Naperville Township Not Playing Ball With City Officials

If you’re watching a sporting event, you typically have a team you’re pulling for, unless you’re simply a fan of the sport. You have the good guys, let’s say the Cubbies, and then you have the not-so-good guys which is anybody they are playing.

When it comes to government, it’s not as easy picking out the good guys, when they are in a pushing and shoving contest. That’s where things are at with the City of Naperville and the Naperville Township regarding Naperville’s offer to manage about 20 miles of of unincorporated township roads, thereby saving taxpayers close to $800,000.

Seems like a no-brainer, however when it comes to government, what seems like common sense is not part of the equation. Naperville city officials have been professional, cordial, and persistent in discussions with Township officials but progress is at a standstill.

The reason for the quagmire is that the decision rests solely with the Naperville Township highway commissioner, Stan Wojtasiak, who said a decision “may take a week, it may take a month, it may take a year”. Stan is not too eager to separate himself from the power or security of his position. Quickly now, name one government official who doesn’t share the same feeling.

During the recent three-hour Naperville Township meeting, which was packed with township residents, township employees, (and likely family members), along with Naperville Mayor Steve Chirico, the audience had the opportunity to listen and get answers to their questions from Chirico. The audience was polled, and the vote was 46-42 not to allow Naperville’s mayor to speak or answer questions.

How could a group not even care enough to listen or get their questions answered, with the opportunity to save almost a million dollars in taxes. Well, if the meeting was packed with folks more concerned about the status quo, then it makes sense. However there were also township residents present who would benefit from savings in the form of reduced taxes, so what was up with that group.

Could it be a huge distrust towards Naperville’s city officials including the city council. Could it be the City of Naperville’s litany of issues involving the mistreatment of Naperville’s residents including the forced installation of Smart Meters on the homes of those residents, and the subsequent arrest of residents protesting the unlawful action by the City of Naperville. Could it be even more difficult now to gain the trust of township residents, with a class-action lawsuit against the City of Naperville looming on the horizon alleging fraud, at the expense of residents.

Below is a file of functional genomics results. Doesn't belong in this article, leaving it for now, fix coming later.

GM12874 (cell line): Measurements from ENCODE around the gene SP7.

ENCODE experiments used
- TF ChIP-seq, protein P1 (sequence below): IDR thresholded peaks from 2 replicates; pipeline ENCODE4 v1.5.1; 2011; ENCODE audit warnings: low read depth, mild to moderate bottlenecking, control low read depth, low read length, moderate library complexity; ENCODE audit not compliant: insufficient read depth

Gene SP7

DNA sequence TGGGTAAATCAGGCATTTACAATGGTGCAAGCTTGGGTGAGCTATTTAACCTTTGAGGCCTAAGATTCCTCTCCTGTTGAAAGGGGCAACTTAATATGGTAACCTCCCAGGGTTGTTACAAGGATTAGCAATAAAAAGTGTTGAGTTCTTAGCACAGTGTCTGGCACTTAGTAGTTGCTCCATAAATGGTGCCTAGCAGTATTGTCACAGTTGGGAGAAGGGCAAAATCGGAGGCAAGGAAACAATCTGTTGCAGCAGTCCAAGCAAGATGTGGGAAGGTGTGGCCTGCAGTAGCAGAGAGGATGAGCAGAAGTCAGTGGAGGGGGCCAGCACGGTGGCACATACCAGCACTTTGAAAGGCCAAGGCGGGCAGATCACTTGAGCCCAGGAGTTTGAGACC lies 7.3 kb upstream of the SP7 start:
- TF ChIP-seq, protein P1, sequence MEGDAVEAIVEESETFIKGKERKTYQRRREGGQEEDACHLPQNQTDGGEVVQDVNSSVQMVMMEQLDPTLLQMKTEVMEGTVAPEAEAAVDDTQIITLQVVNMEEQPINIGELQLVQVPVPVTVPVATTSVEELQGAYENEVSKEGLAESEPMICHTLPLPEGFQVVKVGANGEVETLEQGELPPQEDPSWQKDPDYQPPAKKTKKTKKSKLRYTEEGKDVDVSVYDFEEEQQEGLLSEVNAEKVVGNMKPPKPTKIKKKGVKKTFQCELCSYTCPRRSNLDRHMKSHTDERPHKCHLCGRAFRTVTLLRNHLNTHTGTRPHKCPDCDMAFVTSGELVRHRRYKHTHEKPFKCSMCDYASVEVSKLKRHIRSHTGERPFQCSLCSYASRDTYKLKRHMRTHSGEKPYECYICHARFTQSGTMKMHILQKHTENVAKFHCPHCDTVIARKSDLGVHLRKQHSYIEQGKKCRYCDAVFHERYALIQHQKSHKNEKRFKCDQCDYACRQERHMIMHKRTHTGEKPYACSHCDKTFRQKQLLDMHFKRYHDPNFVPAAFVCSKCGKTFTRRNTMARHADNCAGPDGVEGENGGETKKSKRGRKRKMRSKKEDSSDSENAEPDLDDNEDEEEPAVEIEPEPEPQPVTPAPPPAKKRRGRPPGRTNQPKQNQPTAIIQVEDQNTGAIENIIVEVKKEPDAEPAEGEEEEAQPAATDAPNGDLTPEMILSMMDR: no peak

Could it be when it comes to township residents, “better the devil they know, than the devil they don’t know.”

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  1. Jim Haselhorst

    It is more likely that the Naperville township residents that are not also residents of the city are concerned about this being the first step in ending the township government. It is no secret that the Governor is interested in reducing taxes by eliminating taxing bodies and the easiest target of these bodies are the townships. Most other state (all the ones I have lived in previously) get along just fine without township governments, which lead to the logical question why have them? The residents of unincorporated Naperville have a fierce belief that they are independent and free from the City of Naperville’s influence and strongly wise to keep it that way. The reality is they are already subject to City influence they simply wish to deny this reality.

    If the Township goes away than unincorporated residents would fall under county government, which they also have convinced themselves they are free from, which again is wrong. They also worry that if they fall under county government their property values will drop, but at the same time do not what to become part of the city because they would be required to pay to have city utilities (water, waste water) installed (several thousand dollars) even though their property values would go up.

    Basically the unincorporated Naperville residents have convinced themselves they are getting the best of both worlds by being part of a township when in reality they are not. What they are getting is a massive subsidy by city residents who also pay township property taxes but do not benefit from the services the township provides solely to unincorporated residents. It is interesting to note that in the over 20 years I have lived in Naperville I never received anything for the township explaining what my tax dollars were being spent on until after this debate, then suddenly earlier this month I get my first ever township “newsletter” telling me how great they are.

    This whole debate will most likely be completely moot in another year. The state legislator is in the process of passing several constitutional amendments one of which would be to give county government the authority to take over township government responsibilities and eliminate townships. Since the majority of residents in the Chicagoland area live in cities and are paying taxes to support township governments they do not see as beneficial to them in another year most counties will be seeing a push by city residents to eliminate these townships.

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